Use of a supramolecular polymeric hydrogel as an effective post-operative pericardial adhesion barrier. Nature biomedical engineering Stapleton, L. M., Steele, A. N., Wang, H., Lopez Hernandez, H., Yu, A. C., Paulsen, M. J., Smith, A. A., Roth, G. A., Thakore, A. D., Lucian, H. J., Totherow, K. P., Baker, S. W., Tada, Y., Farry, J. M., Eskandari, A., Hironaka, C. E., Jaatinen, K. J., Williams, K. M., Bergamasco, H., Marschel, C., Chadwick, B., Grady, F., Ma, M., Appel, E. A., Woo, Y. J. 2019; 3 (8): 611–20


Post-operative adhesions form as a result of normal wound healing processes following any type of surgery. In cardiac surgery, pericardial adhesions are particularly problematic during reoperations, as surgeons must release the adhesions from the surface of the heart before the intended procedure can begin, thereby substantially lengthening operation times and introducing risks of haemorrhage and injury to the heart and lungs during sternal re-entry and cardiac dissection. Here we show that a dynamically crosslinked supramolecular polymer-nanoparticle hydrogel, with viscoelastic and flow properties that enable spraying onto tissue as well as robust tissue adherence and local retention in vivo for two weeks, reduces the formation of pericardial adhesions. In a rat model of severe pericardial adhesions, the hydrogel markedly reduced the severity of the adhesions, whereas commercial adhesion barriers (including Seprafilm and Interceed) did not. The hydrogels also reduced the severity of cardiac adhesions (relative to untreated animals) in a clinically relevant cardiopulmonary-bypass model in sheep. This viscoelastic supramolecular polymeric hydrogel represents a promising clinical solution for the prevention of post-operative pericardial adhesions.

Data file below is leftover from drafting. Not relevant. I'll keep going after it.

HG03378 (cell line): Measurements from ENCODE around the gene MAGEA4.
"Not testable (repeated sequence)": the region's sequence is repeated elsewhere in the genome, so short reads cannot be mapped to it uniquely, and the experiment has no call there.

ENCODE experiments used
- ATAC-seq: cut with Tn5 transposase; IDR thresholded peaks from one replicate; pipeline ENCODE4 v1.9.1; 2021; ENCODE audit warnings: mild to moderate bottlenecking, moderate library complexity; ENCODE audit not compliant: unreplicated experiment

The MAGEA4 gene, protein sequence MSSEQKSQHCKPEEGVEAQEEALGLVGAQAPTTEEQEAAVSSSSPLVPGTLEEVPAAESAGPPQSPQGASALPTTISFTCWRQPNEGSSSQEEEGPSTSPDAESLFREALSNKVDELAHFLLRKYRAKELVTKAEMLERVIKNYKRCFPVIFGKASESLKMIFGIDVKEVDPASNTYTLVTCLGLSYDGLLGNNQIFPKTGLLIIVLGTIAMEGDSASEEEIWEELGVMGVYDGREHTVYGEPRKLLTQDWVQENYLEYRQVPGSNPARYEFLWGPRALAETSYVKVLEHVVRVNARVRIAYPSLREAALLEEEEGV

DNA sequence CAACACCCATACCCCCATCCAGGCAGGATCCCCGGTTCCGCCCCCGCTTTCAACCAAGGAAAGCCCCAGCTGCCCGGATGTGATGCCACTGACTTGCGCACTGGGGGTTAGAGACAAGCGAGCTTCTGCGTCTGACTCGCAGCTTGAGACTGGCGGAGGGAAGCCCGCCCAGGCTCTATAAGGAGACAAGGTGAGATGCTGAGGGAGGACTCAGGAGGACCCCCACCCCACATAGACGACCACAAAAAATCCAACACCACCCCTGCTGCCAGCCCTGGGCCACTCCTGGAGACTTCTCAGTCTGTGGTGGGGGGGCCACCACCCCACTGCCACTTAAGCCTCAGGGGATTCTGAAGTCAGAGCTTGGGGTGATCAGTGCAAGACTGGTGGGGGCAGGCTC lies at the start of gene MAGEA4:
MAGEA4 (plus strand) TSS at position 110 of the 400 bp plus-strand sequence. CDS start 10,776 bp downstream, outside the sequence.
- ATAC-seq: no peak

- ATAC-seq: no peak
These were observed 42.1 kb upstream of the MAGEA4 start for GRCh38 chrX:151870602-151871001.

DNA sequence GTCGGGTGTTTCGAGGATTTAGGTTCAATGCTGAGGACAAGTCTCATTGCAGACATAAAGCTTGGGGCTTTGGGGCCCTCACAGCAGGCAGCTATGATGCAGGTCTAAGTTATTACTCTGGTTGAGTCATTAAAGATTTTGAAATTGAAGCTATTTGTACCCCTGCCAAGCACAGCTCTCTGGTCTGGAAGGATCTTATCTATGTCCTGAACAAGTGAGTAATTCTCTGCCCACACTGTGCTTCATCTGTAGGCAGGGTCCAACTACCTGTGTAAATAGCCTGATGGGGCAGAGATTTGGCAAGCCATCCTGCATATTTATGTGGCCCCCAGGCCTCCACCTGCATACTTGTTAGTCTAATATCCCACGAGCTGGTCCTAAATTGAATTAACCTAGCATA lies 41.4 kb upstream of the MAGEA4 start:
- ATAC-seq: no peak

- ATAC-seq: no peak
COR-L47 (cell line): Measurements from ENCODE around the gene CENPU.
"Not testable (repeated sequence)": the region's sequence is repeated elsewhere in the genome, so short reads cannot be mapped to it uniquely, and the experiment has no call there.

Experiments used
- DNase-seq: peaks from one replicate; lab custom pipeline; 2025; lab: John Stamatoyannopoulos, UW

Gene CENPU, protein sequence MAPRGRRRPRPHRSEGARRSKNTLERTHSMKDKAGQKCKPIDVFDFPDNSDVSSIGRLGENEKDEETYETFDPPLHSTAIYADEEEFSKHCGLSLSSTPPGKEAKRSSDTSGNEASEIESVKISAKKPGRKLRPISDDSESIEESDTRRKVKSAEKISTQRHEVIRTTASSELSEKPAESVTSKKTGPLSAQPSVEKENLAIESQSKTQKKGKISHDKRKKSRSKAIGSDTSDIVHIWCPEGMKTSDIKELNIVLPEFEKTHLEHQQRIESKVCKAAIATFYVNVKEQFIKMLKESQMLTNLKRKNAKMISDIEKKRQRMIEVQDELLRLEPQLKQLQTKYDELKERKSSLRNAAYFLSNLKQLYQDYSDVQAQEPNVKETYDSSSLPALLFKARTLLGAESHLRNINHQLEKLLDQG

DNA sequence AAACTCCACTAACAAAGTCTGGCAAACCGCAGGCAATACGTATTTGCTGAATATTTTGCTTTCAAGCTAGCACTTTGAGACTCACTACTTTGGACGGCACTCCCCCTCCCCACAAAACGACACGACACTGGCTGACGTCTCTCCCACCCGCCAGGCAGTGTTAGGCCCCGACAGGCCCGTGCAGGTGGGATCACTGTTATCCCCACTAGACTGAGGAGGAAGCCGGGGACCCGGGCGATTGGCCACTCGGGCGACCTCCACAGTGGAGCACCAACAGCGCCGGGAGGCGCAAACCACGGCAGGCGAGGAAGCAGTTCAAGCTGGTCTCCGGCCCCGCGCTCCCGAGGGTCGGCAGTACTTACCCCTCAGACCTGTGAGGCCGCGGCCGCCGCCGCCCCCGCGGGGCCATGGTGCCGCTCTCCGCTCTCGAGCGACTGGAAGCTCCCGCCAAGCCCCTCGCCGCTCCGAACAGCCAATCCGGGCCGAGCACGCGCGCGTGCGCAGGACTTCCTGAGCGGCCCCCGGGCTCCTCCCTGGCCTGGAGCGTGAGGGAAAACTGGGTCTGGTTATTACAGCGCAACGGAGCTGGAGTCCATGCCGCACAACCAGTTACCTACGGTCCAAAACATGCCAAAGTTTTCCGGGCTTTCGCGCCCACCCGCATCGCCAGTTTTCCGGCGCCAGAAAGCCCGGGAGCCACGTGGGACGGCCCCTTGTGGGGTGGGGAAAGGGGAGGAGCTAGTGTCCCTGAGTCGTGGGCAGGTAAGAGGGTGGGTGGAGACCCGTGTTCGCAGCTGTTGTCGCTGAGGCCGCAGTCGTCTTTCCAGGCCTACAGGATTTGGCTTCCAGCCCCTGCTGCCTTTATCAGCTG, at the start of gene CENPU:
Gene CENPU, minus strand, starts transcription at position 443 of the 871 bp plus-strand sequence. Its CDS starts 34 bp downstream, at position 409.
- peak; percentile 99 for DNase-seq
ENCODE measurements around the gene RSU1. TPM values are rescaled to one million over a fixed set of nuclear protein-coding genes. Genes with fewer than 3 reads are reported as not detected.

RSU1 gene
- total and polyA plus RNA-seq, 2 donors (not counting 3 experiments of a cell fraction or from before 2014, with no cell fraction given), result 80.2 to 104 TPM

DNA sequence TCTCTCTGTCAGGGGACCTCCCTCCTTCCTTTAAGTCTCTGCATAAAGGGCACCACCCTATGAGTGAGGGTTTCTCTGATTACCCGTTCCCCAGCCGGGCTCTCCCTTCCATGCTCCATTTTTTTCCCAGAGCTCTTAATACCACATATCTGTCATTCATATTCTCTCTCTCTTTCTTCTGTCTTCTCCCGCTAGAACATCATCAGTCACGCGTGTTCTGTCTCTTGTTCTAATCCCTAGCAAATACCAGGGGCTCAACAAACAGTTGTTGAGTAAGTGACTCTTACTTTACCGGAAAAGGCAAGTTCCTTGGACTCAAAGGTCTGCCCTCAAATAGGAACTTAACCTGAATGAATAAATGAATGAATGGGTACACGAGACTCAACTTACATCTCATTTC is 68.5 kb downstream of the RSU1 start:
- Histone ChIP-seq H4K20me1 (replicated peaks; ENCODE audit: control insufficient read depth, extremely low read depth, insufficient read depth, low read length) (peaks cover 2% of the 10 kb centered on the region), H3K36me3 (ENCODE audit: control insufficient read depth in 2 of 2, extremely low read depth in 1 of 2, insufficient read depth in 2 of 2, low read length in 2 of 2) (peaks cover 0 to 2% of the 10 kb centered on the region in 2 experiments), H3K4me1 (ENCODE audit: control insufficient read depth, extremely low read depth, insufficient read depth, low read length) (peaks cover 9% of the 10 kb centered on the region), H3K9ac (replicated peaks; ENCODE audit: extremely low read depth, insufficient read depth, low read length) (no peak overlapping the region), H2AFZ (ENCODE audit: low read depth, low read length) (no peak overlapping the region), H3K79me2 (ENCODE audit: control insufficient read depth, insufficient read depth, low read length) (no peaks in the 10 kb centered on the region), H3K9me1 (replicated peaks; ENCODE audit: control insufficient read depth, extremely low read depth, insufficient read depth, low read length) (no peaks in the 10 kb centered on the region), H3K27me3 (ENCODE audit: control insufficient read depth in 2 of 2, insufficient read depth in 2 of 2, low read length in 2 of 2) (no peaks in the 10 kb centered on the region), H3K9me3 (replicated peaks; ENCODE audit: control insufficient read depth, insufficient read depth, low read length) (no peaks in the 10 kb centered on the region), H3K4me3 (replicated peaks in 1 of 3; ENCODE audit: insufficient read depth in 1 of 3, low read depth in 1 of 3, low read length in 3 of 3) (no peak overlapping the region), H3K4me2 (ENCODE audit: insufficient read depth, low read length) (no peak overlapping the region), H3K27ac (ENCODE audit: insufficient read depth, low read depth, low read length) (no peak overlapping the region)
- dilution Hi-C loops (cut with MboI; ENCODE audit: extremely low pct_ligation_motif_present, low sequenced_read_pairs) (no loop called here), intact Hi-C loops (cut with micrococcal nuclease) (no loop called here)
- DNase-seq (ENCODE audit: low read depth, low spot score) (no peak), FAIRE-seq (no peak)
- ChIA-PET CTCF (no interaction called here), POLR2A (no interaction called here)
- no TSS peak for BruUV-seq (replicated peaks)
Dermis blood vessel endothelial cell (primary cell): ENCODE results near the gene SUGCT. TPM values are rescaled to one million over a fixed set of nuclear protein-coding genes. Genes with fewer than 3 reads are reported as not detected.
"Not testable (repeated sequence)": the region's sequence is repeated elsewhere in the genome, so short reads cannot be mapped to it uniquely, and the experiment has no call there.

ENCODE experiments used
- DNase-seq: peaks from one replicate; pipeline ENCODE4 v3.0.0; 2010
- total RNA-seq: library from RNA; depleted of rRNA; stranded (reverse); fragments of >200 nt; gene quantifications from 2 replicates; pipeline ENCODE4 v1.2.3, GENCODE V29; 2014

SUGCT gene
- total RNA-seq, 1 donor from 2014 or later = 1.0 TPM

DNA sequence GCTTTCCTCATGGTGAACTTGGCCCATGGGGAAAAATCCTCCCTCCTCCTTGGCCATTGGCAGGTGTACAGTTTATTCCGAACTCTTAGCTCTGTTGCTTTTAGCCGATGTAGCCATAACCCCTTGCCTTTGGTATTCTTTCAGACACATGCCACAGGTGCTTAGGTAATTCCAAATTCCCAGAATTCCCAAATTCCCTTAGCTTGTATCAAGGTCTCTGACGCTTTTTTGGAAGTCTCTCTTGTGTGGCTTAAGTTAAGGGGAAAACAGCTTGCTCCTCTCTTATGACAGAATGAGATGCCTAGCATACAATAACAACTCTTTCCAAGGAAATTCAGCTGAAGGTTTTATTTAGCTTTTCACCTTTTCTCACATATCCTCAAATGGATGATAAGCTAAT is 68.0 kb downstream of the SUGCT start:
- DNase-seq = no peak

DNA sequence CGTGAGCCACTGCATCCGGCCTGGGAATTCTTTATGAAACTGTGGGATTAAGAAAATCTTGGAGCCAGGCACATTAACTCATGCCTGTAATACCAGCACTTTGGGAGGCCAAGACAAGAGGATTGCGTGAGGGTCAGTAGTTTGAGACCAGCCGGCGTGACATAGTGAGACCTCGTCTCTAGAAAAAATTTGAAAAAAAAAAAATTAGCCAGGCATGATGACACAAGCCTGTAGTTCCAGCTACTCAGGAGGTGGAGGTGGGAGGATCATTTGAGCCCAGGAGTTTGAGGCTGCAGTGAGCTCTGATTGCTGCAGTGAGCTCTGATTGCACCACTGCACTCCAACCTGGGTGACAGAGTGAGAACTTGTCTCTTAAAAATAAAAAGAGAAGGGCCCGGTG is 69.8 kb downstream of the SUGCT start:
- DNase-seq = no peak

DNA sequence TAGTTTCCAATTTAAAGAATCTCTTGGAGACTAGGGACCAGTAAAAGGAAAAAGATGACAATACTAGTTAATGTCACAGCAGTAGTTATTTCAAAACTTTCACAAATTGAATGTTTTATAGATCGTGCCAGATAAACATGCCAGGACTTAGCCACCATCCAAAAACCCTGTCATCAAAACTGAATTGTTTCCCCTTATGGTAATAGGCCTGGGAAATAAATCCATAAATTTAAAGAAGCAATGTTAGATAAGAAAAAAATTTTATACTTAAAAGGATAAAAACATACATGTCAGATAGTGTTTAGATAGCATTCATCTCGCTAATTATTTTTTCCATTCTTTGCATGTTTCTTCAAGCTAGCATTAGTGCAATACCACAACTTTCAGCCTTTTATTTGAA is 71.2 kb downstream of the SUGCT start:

View details for DOI 10.1038/s41551-019-0442-z

View details for PubMedID 31391596